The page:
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Feeding Slow and Fast Feeds to Horses

20-Jun-2012

Dr Tim Kempton B.Rur. Sc, Ph.D. (Nutrition)

Horse nutrition is not complicated. Horses have nutrient needs that can be calculated. What  makes horse nutrition complicated is the process of  selecting feeds to balance the nutrient intake with nutrient requirement, and to provide the feeds in a form that suits the digestive system of the horse. It is the lack of understanding about the relationship between the digestive system of the horse and the form of the feed, and how this affects the horse, that causes the confusion.

It is well established in humans that we are what we eat. Obesity is now one of the major disorders in the western world in both humans and horses. So what can we learn? What are the similarities?  Can we join the dots?

Some facts

  1. Pastures often do not provide enough nutrients for horses
  2. Most pastures are for cattle, not horses.
  3. Horses are fed supplements of concentrates and hay.
  4. Some concentrates are “fast foods”
  5. Many horses are overfed on fast foods and underworked
  6. Horses are designed as “slow feeders” and not for pulse or shock feeding.
  7. Obesity is a worldwide issue
  8. NSC in horse feed = GI in human food
  9. NSC= non structural carbohydrate (sugar and starch)
  10. Insulin resistance = type II diabetes is now identified in horses
  11. Many metabolic disorders in horses are associated with high NSC feeds.

Digestion in horses

Digestion in horses is not the same as in cattle and sheep.  Cattle and sheep have large forestomachs and are called ruminant’s because they can ruminate, ie they store food in their rumen, and regurgitate and rechew their food to gain more nutrients.  By comparison, horses have a small stomach, and have to graze little and often to maintain nutrient intake.  Horses graze at least 18 hours per day, ie they are “slow feeders”.

Unfortunately with modern day horses, they mostly graze pastures designed for cattle, and are held in small paddocks or yards, which means that often pasture alone is not sufficient to deliver the required nutrient intake, especially for active horses in work. To meet the total nutrient demand, the horse often must be supplemented with other feeds including hay and processed feeds, usually containing grain.  Our lifestyle and work hours determine that most horses are only fed morning and night. This can deliver pulse or shock loads of nutrients into a digestive system that is designed for a continuous supply. Pulse/shock feeding is exacerbated when the feeds contain levels of some digestible nutrients (particularly sugar and starch) that exceed the digestive capacity of the horses intestines. These concentrate feeds can be considered as “fast foods”. Pulse feeding fast foods is one of the major factors contributing to the metabolic disorders in horses today.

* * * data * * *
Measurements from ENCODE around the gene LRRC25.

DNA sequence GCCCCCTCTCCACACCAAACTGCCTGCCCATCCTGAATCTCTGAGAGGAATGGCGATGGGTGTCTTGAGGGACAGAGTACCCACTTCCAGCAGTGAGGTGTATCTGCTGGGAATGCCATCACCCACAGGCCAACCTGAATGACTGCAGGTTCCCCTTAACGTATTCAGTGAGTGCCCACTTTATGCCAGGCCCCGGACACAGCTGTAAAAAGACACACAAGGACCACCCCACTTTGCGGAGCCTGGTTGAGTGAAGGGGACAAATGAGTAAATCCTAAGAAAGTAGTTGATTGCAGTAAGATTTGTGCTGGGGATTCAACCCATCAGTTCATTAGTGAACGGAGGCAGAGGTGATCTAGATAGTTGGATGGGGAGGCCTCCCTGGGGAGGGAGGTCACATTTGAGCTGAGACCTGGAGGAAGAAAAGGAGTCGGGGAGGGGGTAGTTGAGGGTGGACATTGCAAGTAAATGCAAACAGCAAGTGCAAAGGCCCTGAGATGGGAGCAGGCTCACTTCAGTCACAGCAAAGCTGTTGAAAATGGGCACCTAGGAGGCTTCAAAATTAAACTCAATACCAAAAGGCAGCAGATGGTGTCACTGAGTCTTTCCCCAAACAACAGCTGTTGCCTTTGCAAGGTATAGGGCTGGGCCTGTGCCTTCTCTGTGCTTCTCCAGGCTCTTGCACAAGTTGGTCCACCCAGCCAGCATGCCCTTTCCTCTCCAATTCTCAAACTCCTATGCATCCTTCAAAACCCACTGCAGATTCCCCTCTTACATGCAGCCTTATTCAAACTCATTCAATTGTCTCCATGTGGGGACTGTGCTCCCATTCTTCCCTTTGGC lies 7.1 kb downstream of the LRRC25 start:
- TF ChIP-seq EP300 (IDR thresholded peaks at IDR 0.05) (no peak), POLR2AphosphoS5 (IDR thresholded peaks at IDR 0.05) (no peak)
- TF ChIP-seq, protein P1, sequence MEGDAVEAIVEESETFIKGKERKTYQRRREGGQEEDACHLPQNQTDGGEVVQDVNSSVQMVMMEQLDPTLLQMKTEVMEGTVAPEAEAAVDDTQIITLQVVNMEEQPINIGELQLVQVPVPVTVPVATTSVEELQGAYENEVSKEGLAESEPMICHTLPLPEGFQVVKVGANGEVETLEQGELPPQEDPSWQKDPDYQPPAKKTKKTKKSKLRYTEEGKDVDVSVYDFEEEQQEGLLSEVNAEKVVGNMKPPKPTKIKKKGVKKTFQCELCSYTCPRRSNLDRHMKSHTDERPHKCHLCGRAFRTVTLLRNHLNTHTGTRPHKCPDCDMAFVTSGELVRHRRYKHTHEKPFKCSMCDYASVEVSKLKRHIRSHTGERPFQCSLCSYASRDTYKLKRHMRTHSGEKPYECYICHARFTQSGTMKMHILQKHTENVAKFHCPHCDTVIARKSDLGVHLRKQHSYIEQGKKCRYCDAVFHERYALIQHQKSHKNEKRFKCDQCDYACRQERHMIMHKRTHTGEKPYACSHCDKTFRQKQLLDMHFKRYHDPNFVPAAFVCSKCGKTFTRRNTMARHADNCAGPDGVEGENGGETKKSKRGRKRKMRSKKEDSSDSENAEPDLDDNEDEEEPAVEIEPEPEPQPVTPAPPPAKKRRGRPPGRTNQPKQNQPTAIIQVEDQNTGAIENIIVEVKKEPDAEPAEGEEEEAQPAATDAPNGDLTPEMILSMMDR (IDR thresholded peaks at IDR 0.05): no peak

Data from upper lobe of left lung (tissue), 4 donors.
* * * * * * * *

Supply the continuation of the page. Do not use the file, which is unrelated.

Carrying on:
Slow feeding

Slow feeding horses makes sense. It provides a semi continuous supply of nutrients to a digestive system designed to digest nutrients on a natural, continuous basis. This can be achieved with roughages and pastures, but is difficult to achieve when feeding high energy concentrates. Our lifestyle makes that difficult because we don’t have time to feed concentrates little and often throughout the day.

Feeding concentrates

Horse nutrition is based on mathematics. The nutrient requirement of horses can be calculated, and the nutrient composition of feeds can be measured, and described in feed tables. The amount of feed required is a simple calculation.  The difficulty is in knowing the effects of feeding concentrated  feeds as pulse feeds rather than “slow feeds’, and overfeeding concentrate feeds.

What is a fast food.

Studies over recent years have identified the sugar and starch content of feed as being one indicator of the “fast food” status of a feed.  All feeds contain sugar and starch, which are the major energy supplies to the horse. The sugar and starch content is called NSC (non structural carbohydrate) which is the same as GI (glycaemic index)in human nutrition.